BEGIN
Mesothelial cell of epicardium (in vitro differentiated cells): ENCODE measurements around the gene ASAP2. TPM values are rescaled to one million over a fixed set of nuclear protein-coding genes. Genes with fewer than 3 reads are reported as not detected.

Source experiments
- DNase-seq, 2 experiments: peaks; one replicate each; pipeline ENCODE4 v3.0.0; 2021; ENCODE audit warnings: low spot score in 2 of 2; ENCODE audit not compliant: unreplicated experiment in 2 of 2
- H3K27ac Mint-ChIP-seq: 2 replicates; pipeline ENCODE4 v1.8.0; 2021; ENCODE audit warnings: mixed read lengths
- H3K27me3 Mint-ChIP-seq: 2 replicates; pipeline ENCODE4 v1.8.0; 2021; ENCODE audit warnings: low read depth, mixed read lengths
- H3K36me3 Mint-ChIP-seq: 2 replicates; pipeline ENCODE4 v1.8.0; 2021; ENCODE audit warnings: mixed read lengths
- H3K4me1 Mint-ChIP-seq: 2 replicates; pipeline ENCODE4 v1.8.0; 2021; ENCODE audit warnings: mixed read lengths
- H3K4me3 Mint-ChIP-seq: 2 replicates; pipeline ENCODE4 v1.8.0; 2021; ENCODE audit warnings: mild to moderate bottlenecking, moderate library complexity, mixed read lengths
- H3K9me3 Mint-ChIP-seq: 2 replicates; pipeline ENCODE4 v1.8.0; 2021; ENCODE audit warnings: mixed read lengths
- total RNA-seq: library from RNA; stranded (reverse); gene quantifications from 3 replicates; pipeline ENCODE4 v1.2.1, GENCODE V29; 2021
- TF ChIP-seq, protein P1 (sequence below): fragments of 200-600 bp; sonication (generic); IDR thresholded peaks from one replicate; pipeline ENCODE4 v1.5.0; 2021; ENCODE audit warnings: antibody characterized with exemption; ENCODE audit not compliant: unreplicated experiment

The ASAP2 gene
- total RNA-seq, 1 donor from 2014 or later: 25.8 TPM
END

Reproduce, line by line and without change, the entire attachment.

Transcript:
Mesothelial cell of epicardium (in vitro differentiated cells): ENCODE measurements around the gene ASAP2. TPM values are rescaled to one million over a fixed set of nuclear protein-coding genes. Genes with fewer than 3 reads are reported as not detected.

Source experiments
- DNase-seq, 2 experiments: peaks; one replicate each; pipeline ENCODE4 v3.0.0; 2021; ENCODE audit warnings: low spot score in 2 of 2; ENCODE audit not compliant: unreplicated experiment in 2 of 2
- H3K27ac Mint-ChIP-seq: 2 replicates; pipeline ENCODE4 v1.8.0; 2021; ENCODE audit warnings: mixed read lengths
- H3K27me3 Mint-ChIP-seq: 2 replicates; pipeline ENCODE4 v1.8.0; 2021; ENCODE audit warnings: low read depth, mixed read lengths
- H3K36me3 Mint-ChIP-seq: 2 replicates; pipeline ENCODE4 v1.8.0; 2021; ENCODE audit warnings: mixed read lengths
- H3K4me1 Mint-ChIP-seq: 2 replicates; pipeline ENCODE4 v1.8.0; 2021; ENCODE audit warnings: mixed read lengths
- H3K4me3 Mint-ChIP-seq: 2 replicates; pipeline ENCODE4 v1.8.0; 2021; ENCODE audit warnings: mild to moderate bottlenecking, moderate library complexity, mixed read lengths
- H3K9me3 Mint-ChIP-seq: 2 replicates; pipeline ENCODE4 v1.8.0; 2021; ENCODE audit warnings: mixed read lengths
- total RNA-seq: library from RNA; stranded (reverse); gene quantifications from 3 replicates; pipeline ENCODE4 v1.2.1, GENCODE V29; 2021
- TF ChIP-seq, protein P1 (sequence below): fragments of 200-600 bp; sonication (generic); IDR thresholded peaks from one replicate; pipeline ENCODE4 v1.5.0; 2021; ENCODE audit warnings: antibody characterized with exemption; ENCODE audit not compliant: unreplicated experiment

The ASAP2 gene
- total RNA-seq, 1 donor from 2014 or later: 25.8 TPM